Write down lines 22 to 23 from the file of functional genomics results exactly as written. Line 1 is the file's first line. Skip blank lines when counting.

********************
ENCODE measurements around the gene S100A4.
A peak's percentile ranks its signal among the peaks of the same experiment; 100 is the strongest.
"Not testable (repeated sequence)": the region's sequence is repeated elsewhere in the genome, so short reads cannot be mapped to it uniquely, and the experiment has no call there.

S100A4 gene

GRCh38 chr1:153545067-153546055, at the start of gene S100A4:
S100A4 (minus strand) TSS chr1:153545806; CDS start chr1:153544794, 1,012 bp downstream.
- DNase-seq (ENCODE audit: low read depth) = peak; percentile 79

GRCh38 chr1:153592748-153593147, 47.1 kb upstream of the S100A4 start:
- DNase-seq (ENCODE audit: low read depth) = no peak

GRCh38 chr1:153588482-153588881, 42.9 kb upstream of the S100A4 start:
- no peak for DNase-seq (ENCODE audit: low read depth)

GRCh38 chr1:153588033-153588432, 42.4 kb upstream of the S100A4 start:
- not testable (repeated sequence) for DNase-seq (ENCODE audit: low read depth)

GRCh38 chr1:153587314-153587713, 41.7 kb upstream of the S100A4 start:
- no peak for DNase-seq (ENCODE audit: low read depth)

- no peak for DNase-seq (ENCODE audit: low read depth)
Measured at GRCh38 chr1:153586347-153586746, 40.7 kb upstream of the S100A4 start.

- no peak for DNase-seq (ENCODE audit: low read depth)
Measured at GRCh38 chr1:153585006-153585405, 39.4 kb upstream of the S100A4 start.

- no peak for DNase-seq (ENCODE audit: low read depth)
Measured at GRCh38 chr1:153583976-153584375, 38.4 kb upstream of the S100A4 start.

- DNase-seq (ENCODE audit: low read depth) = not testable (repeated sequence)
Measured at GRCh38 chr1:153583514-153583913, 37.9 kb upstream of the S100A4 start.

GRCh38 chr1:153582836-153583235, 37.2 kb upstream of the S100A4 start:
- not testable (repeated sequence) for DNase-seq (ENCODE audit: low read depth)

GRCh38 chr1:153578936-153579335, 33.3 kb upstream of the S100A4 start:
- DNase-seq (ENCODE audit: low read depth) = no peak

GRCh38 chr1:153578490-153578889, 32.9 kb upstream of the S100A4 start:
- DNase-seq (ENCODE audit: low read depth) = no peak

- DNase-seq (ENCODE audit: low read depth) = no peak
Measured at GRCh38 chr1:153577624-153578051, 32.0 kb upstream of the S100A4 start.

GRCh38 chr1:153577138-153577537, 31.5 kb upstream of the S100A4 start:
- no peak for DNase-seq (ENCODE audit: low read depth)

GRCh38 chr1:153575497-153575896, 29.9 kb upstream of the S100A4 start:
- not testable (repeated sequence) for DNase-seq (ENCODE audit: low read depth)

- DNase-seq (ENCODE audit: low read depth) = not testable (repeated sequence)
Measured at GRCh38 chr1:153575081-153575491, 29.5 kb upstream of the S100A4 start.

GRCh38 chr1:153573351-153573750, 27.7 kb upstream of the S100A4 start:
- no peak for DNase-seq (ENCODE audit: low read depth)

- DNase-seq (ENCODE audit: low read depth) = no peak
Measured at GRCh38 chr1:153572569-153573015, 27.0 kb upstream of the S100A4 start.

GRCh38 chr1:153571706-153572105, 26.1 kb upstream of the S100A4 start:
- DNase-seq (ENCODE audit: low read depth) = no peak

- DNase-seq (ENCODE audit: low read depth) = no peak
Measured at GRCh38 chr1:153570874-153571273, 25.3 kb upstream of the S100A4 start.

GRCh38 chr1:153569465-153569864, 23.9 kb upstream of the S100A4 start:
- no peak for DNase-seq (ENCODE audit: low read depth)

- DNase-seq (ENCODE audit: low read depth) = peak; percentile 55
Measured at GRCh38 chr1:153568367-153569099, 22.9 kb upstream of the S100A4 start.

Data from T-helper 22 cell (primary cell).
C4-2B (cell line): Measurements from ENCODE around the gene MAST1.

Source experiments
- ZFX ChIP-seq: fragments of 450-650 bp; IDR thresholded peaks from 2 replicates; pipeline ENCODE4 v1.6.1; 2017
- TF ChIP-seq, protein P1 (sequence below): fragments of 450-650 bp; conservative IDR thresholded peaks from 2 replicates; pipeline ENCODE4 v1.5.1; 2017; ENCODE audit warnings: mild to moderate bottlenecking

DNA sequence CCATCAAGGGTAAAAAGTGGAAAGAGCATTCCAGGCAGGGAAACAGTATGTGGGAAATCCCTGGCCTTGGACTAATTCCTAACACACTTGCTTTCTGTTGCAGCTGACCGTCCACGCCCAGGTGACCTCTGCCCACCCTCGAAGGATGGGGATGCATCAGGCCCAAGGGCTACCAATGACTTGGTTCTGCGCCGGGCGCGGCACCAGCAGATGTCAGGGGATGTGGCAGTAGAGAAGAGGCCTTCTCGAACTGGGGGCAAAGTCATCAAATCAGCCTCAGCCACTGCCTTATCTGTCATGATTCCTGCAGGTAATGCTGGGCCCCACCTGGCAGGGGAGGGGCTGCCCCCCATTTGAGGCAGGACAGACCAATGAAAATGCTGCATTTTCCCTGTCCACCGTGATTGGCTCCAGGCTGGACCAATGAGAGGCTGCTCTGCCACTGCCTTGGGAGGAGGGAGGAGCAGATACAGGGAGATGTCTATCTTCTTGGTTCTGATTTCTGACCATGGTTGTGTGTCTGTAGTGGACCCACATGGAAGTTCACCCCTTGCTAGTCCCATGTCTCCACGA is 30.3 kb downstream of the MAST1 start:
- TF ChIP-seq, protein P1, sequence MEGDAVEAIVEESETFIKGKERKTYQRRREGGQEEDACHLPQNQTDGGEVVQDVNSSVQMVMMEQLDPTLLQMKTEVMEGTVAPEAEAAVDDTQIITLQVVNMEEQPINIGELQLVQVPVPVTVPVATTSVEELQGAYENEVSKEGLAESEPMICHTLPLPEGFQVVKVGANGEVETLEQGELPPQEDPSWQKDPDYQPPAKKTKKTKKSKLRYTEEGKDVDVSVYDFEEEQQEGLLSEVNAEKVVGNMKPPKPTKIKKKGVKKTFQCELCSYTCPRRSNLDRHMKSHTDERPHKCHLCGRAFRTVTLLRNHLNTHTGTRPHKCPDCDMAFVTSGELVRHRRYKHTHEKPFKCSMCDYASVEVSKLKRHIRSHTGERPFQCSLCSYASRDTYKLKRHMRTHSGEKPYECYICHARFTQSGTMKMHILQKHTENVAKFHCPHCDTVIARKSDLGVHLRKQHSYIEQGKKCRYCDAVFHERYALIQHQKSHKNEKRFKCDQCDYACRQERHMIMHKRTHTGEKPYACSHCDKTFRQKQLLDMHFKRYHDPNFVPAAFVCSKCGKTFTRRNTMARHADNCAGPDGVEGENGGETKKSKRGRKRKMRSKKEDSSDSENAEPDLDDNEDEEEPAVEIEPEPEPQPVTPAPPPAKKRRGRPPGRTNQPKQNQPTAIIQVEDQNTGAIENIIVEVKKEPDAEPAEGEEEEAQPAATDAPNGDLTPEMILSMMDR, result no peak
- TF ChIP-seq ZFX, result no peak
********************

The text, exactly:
- DNase-seq (ENCODE audit: low read depth) = not testable (repeated sequence)
Measured at GRCh38 chr1:153583514-153583913, 37.9 kb upstream of the S100A4 start.